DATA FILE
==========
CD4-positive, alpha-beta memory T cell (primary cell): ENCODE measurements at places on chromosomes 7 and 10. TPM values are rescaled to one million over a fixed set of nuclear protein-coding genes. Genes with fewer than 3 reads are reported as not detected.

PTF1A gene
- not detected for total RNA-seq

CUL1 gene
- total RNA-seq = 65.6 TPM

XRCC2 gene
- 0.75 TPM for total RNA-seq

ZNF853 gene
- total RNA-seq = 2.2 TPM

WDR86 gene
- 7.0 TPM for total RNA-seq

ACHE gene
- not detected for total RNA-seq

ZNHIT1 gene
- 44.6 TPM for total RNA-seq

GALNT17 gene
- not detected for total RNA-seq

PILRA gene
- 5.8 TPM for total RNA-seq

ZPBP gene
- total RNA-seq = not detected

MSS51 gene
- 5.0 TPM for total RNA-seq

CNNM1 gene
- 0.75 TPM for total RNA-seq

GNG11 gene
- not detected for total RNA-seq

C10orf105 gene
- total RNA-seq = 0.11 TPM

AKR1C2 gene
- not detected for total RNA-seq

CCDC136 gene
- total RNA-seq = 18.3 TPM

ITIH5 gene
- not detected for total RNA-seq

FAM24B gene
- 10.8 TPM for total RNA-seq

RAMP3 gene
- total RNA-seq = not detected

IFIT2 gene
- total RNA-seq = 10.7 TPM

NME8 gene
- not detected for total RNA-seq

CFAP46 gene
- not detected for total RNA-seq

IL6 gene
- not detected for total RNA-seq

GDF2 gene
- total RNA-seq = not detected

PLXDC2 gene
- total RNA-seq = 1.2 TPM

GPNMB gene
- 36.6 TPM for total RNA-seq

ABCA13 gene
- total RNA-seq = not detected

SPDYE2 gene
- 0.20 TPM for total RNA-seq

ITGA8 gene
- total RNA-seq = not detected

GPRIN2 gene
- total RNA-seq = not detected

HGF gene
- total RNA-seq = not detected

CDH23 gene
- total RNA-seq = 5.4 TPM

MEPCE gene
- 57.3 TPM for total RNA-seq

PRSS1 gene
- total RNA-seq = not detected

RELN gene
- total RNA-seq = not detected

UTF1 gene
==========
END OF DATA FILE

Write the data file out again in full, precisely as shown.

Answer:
CD4-positive, alpha-beta memory T cell (primary cell): ENCODE measurements at places on chromosomes 7 and 10. TPM values are rescaled to one million over a fixed set of nuclear protein-coding genes. Genes with fewer than 3 reads are reported as not detected.

PTF1A gene
- not detected for total RNA-seq

CUL1 gene
- total RNA-seq = 65.6 TPM

XRCC2 gene
- 0.75 TPM for total RNA-seq

ZNF853 gene
- total RNA-seq = 2.2 TPM

WDR86 gene
- 7.0 TPM for total RNA-seq

ACHE gene
- not detected for total RNA-seq

ZNHIT1 gene
- 44.6 TPM for total RNA-seq

GALNT17 gene
- not detected for total RNA-seq

PILRA gene
- 5.8 TPM for total RNA-seq

ZPBP gene
- total RNA-seq = not detected

MSS51 gene
- 5.0 TPM for total RNA-seq

CNNM1 gene
- 0.75 TPM for total RNA-seq

GNG11 gene
- not detected for total RNA-seq

C10orf105 gene
- total RNA-seq = 0.11 TPM

AKR1C2 gene
- not detected for total RNA-seq

CCDC136 gene
- total RNA-seq = 18.3 TPM

ITIH5 gene
- not detected for total RNA-seq

FAM24B gene
- 10.8 TPM for total RNA-seq

RAMP3 gene
- total RNA-seq = not detected

IFIT2 gene
- total RNA-seq = 10.7 TPM

NME8 gene
- not detected for total RNA-seq

CFAP46 gene
- not detected for total RNA-seq

IL6 gene
- not detected for total RNA-seq

GDF2 gene
- total RNA-seq = not detected

PLXDC2 gene
- total RNA-seq = 1.2 TPM

GPNMB gene
- 36.6 TPM for total RNA-seq

ABCA13 gene
- total RNA-seq = not detected

SPDYE2 gene
- 0.20 TPM for total RNA-seq

ITGA8 gene
- total RNA-seq = not detected

GPRIN2 gene
- total RNA-seq = not detected

HGF gene
- total RNA-seq = not detected

CDH23 gene
- total RNA-seq = 5.4 TPM

MEPCE gene
- 57.3 TPM for total RNA-seq

PRSS1 gene
- total RNA-seq = not detected

RELN gene
- total RNA-seq = not detected

UTF1 gene